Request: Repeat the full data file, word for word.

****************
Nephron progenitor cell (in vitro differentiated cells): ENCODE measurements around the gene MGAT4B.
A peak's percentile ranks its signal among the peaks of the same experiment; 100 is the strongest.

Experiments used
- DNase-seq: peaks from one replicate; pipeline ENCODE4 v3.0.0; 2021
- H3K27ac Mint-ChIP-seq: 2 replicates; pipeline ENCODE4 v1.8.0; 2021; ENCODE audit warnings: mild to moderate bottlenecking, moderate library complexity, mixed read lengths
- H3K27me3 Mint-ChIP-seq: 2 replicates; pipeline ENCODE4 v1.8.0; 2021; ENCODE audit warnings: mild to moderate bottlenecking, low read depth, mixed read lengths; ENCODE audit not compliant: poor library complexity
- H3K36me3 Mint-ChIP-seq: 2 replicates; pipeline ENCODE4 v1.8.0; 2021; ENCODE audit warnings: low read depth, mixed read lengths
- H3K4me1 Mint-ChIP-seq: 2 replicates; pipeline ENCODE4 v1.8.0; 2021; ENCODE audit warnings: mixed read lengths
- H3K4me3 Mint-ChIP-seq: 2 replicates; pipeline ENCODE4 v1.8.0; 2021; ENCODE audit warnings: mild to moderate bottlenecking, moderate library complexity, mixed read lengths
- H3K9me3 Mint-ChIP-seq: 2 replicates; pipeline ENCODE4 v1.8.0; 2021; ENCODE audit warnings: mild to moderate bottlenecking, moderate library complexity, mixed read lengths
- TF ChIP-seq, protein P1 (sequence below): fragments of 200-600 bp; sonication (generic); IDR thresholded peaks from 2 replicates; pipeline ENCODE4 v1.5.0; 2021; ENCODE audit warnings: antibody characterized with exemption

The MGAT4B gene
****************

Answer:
Nephron progenitor cell (in vitro differentiated cells): ENCODE measurements around the gene MGAT4B.
A peak's percentile ranks its signal among the peaks of the same experiment; 100 is the strongest.

Experiments used
- DNase-seq: peaks from one replicate; pipeline ENCODE4 v3.0.0; 2021
- H3K27ac Mint-ChIP-seq: 2 replicates; pipeline ENCODE4 v1.8.0; 2021; ENCODE audit warnings: mild to moderate bottlenecking, moderate library complexity, mixed read lengths
- H3K27me3 Mint-ChIP-seq: 2 replicates; pipeline ENCODE4 v1.8.0; 2021; ENCODE audit warnings: mild to moderate bottlenecking, low read depth, mixed read lengths; ENCODE audit not compliant: poor library complexity
- H3K36me3 Mint-ChIP-seq: 2 replicates; pipeline ENCODE4 v1.8.0; 2021; ENCODE audit warnings: low read depth, mixed read lengths
- H3K4me1 Mint-ChIP-seq: 2 replicates; pipeline ENCODE4 v1.8.0; 2021; ENCODE audit warnings: mixed read lengths
- H3K4me3 Mint-ChIP-seq: 2 replicates; pipeline ENCODE4 v1.8.0; 2021; ENCODE audit warnings: mild to moderate bottlenecking, moderate library complexity, mixed read lengths
- H3K9me3 Mint-ChIP-seq: 2 replicates; pipeline ENCODE4 v1.8.0; 2021; ENCODE audit warnings: mild to moderate bottlenecking, moderate library complexity, mixed read lengths
- TF ChIP-seq, protein P1 (sequence below): fragments of 200-600 bp; sonication (generic); IDR thresholded peaks from 2 replicates; pipeline ENCODE4 v1.5.0; 2021; ENCODE audit warnings: antibody characterized with exemption

The MGAT4B gene